Learning to segment texture in 2D vs. 3D : A comparative study
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Texture boundary detection (or segmentation) is an important capability of the human visual system. Usually, texture segmentation is viewed as a 2D problem, as the deﬁnition of the problem itself assumes a 2D substrate. However, an interesting hypothesis emerges when we ask a question regarding the nature of textures: What are textures, and why did the ability to discriminate texture evolve or develop? A possible answer to this question is that textures naturally deﬁne physically distinct surfaces or objects, thus, we can hypothesize that 2D texture segmentation may be an outgrowth of the ability to discriminate surfaces in 3D. In this thesis, I investigated the relative diﬃculty of learning to segment textures in 2D vs. 3D conﬁgurations. It turns out that learning is faster and more accurate in 3D, very much in line with what was expected. Furthermore, I have shown that the learned ability to segment texture in 3D transfers well into 2D texture segmentation, but not the other way around, bolstering the initial hypothesis, and providing an alternative approach to the texture segmentation problem.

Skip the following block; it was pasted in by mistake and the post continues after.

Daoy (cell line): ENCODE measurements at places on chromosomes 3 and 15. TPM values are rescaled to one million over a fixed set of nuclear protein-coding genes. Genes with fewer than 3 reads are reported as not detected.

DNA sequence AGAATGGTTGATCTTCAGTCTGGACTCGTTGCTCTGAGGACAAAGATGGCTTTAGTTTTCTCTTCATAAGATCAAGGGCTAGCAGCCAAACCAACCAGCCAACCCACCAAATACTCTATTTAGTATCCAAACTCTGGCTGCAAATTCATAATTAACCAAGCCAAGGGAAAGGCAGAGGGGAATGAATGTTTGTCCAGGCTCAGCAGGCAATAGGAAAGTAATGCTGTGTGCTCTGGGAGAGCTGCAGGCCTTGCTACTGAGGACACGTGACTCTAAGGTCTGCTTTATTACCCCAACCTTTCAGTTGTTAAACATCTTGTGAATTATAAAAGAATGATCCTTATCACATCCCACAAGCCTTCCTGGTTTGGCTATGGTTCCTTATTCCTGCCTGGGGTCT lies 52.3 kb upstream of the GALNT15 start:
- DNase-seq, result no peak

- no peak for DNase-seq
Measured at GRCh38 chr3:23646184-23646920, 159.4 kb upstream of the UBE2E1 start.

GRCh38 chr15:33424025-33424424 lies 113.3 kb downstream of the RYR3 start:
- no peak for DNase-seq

Oh, Se Jong (2004). Learning to segment texture in 2D vs. 3D : A comparative study. Master's thesis, Texas A&M University. Texas A&M University. Available electronically from